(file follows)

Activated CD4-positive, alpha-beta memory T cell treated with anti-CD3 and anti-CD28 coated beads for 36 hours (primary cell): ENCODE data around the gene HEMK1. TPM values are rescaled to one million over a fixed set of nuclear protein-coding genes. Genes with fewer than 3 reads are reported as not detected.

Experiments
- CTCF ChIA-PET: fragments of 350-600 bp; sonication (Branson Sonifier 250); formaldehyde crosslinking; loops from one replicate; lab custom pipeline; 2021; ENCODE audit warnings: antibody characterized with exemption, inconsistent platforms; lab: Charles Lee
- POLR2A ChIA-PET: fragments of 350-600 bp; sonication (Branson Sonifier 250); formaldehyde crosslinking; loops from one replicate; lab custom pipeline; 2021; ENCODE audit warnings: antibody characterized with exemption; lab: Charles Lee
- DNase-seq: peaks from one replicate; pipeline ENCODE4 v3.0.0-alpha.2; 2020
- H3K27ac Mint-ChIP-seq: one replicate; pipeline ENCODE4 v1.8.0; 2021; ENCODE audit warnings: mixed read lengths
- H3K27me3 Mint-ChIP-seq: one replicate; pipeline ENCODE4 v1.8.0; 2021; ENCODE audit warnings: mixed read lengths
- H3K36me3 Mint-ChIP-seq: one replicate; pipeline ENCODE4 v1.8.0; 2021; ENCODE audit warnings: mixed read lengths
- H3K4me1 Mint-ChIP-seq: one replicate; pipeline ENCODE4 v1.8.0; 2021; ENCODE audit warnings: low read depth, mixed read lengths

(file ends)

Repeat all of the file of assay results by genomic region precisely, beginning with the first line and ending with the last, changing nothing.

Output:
Activated CD4-positive, alpha-beta memory T cell treated with anti-CD3 and anti-CD28 coated beads for 36 hours (primary cell): ENCODE data around the gene HEMK1. TPM values are rescaled to one million over a fixed set of nuclear protein-coding genes. Genes with fewer than 3 reads are reported as not detected.

Experiments
- CTCF ChIA-PET: fragments of 350-600 bp; sonication (Branson Sonifier 250); formaldehyde crosslinking; loops from one replicate; lab custom pipeline; 2021; ENCODE audit warnings: antibody characterized with exemption, inconsistent platforms; lab: Charles Lee
- POLR2A ChIA-PET: fragments of 350-600 bp; sonication (Branson Sonifier 250); formaldehyde crosslinking; loops from one replicate; lab custom pipeline; 2021; ENCODE audit warnings: antibody characterized with exemption; lab: Charles Lee
- DNase-seq: peaks from one replicate; pipeline ENCODE4 v3.0.0-alpha.2; 2020
- H3K27ac Mint-ChIP-seq: one replicate; pipeline ENCODE4 v1.8.0; 2021; ENCODE audit warnings: mixed read lengths
- H3K27me3 Mint-ChIP-seq: one replicate; pipeline ENCODE4 v1.8.0; 2021; ENCODE audit warnings: mixed read lengths
- H3K36me3 Mint-ChIP-seq: one replicate; pipeline ENCODE4 v1.8.0; 2021; ENCODE audit warnings: mixed read lengths
- H3K4me1 Mint-ChIP-seq: one replicate; pipeline ENCODE4 v1.8.0; 2021; ENCODE audit warnings: low read depth, mixed read lengths